A mid-run break this afternoon in Regent’s Park.

To Cape Town I Go!

IMG_0625At long last, the Visa Saga is complete!

Following my Swazi border-jump, I re-entered the Republic of South Africa with a week to kill before my London flight. Naturally, an opportunistic trip to Cape Town was in order.

And just as I feared, I fell in love with the city. Hard.

In four and a half days I saw a major slice of Western Cape highlights, but left so much of Cape Town itself grievously unexplored. Can I persuade anyone to accompany me on a future South African jaunt?

Lourenço Marques: A walking tour of Maputo

Maputo, the capital city of Mozambique, grew from a colonial settlement in the 16th century after the arrival of Portuguese explorer Lourenço Marques. The land proved largely inhospitable to Europeans – marshy, muggy, and malarial, yet still of mercantile value. Sea ports seem often to have those qualities.

The city is sometimes called City of Acacias, for the many acacia trees lining its avenues, and sometimes the Pearl of the Indian Ocean.

In present-day Maputo, an eccentric expat named Jane Flood has organised an independent walking tour of the city, which we took on our last morning in town. The history of Mozambique, but especially of Maputo, is a fascinating tangle and one I wish I had known more about prior to visiting.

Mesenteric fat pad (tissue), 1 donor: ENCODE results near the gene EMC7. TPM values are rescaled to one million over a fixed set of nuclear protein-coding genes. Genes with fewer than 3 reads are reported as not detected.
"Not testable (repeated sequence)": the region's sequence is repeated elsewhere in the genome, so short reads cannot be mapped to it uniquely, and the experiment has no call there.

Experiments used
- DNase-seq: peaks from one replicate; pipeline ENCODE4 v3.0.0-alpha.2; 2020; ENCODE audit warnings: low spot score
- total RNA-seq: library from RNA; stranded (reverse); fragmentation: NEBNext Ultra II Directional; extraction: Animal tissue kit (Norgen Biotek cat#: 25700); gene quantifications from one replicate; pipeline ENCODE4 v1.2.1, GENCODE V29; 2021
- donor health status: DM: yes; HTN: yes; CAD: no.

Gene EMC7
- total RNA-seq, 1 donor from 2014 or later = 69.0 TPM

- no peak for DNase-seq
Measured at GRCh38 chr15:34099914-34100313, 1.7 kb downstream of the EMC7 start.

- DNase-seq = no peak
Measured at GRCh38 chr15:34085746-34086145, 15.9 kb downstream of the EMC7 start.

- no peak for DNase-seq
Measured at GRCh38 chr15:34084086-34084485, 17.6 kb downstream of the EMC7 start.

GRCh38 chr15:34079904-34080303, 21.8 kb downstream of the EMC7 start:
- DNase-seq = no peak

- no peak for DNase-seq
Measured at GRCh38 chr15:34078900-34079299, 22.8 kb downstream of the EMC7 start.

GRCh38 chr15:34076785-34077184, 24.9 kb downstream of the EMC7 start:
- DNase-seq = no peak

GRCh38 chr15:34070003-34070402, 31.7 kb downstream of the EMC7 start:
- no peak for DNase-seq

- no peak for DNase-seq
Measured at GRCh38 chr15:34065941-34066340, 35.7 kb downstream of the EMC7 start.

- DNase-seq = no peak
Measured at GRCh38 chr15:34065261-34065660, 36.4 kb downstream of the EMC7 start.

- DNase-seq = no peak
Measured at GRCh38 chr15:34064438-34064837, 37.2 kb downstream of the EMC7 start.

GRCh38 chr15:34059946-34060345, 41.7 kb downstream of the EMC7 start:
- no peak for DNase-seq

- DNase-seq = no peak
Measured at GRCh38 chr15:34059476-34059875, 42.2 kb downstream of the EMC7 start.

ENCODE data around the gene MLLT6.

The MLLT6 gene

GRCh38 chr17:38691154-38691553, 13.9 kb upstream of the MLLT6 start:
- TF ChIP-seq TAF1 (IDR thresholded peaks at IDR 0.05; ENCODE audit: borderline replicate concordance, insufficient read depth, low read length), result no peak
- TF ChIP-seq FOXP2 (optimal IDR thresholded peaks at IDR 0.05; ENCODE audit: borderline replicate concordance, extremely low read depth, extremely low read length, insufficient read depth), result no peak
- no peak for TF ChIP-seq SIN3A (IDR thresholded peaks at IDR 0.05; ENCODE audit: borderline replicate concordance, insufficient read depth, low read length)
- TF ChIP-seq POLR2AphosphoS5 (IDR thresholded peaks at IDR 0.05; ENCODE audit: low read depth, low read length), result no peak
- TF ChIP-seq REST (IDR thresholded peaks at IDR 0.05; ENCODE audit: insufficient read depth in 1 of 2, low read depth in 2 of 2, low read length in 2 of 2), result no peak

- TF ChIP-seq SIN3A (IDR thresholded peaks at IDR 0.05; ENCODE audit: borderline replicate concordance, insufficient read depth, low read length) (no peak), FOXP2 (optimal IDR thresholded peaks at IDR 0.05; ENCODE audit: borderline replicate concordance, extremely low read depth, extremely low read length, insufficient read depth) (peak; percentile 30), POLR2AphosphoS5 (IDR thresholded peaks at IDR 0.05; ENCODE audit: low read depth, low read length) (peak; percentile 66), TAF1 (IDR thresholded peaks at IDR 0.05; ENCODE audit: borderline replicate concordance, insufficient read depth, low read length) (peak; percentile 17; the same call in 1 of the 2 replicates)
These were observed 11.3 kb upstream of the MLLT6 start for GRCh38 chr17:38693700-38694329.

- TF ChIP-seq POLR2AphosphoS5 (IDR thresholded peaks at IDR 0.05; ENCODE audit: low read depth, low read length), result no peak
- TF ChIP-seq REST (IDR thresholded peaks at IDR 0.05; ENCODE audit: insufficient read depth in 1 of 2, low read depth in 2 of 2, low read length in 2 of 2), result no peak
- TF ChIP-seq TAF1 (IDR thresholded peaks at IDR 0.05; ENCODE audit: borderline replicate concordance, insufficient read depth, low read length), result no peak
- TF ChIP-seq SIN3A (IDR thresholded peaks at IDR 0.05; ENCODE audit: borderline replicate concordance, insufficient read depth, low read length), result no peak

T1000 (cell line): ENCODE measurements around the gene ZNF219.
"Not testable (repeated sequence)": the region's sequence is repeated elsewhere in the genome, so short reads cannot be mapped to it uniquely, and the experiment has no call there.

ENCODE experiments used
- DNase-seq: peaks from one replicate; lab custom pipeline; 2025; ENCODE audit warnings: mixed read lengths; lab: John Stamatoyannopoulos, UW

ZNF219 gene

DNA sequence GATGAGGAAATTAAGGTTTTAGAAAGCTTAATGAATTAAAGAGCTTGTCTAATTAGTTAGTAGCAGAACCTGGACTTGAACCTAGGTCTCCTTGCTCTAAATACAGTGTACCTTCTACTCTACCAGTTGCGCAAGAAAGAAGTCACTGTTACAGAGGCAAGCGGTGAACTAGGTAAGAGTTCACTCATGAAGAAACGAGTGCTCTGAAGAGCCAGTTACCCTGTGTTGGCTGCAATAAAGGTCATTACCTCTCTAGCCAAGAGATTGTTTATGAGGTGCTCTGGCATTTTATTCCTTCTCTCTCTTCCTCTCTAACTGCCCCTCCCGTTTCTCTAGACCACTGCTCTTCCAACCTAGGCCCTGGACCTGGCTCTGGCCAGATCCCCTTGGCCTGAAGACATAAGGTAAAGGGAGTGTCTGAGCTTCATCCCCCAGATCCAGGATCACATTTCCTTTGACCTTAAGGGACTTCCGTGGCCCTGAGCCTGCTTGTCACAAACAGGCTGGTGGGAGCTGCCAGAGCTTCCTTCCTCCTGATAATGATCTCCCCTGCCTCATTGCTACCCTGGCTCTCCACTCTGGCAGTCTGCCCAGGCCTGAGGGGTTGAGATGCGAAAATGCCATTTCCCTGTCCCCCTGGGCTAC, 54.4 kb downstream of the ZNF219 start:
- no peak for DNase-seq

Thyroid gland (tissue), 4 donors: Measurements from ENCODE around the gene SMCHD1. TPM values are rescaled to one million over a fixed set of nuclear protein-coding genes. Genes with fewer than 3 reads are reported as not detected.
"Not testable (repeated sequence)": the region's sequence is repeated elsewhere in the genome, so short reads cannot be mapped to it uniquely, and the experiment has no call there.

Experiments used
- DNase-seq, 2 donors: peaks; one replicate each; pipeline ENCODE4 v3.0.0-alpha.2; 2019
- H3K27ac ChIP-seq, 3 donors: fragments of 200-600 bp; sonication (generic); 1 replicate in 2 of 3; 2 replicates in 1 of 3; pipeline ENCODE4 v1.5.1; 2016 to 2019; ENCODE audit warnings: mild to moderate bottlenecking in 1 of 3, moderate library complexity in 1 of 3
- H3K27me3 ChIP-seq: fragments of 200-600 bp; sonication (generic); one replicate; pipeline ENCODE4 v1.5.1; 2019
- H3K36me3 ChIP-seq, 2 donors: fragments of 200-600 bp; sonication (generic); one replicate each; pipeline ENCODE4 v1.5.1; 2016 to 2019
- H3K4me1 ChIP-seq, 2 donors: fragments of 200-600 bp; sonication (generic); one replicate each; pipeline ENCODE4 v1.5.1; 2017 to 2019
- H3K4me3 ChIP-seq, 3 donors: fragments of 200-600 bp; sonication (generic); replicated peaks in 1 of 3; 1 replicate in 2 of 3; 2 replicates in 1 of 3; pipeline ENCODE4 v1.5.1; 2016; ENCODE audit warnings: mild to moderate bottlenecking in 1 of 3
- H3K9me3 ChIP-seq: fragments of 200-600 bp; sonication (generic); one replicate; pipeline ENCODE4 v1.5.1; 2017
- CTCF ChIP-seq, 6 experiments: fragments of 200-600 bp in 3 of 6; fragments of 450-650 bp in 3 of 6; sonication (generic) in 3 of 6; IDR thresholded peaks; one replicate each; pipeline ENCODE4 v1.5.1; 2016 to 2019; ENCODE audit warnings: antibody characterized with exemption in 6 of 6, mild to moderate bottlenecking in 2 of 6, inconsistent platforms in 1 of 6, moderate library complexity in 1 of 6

Under Portuguese rule, the art and architecture of Maputo grew rapidly, mimicking the styles of its European overlords. Evidence of this era remains all throughout the city and continues to influence the modern art community. Community parks and luxury hotels sprang up around town

IMG_6323Famed revolutionary and politician Samora Machel led Mozambique to independence in 1975, when he became the first president of the Républica Popular de Moçambique. Honouring his ties to the Soviet bloc, Machel quickly reclaimed all Maputo’s streets by renaming them after prominent socialist and communist figures. Needless to say, the West was unnerved by this leftist leader in the Cold War era. The politics of Mozambique must wait for another post, however.

Both my stay in Maputo and the tour prompted me to read books set in Mozambique, and for a curious novel about the city’s Red Light district, I refer you to A Treacherous Paradise by Henning Mankel. Not exactly the height of fiction, and not entirely about Mozambique, but a diverting read all the same.

For another perspective, watch this video tour of Maputo featuring Europeans.

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Hopefully my friends never count the number of times I expressed longing for a big city while in slow-town Ho-town. I surely hit double digits quite early on.

Before heading on to Lesotho, I made sure to fit in some city living in one of my favorites: rainy gray London*.

A pub and a pint and a bed for the night.

Solid trip and I’m chuffed.

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*And yes, the rain and gloom is the best part about London. However, the lovely ResPoss crew is a close second.